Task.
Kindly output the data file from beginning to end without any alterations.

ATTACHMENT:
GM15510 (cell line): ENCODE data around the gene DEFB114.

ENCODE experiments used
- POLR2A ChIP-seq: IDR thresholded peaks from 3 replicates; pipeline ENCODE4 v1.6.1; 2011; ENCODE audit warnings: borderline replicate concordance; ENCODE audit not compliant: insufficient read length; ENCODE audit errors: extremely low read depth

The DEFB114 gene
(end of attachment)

GM15510 (cell line): ENCODE data around the gene DEFB114.

ENCODE experiments used
- POLR2A ChIP-seq: IDR thresholded peaks from 3 replicates; pipeline ENCODE4 v1.6.1; 2011; ENCODE audit warnings: borderline replicate concordance; ENCODE audit not compliant: insufficient read length; ENCODE audit errors: extremely low read depth

The DEFB114 gene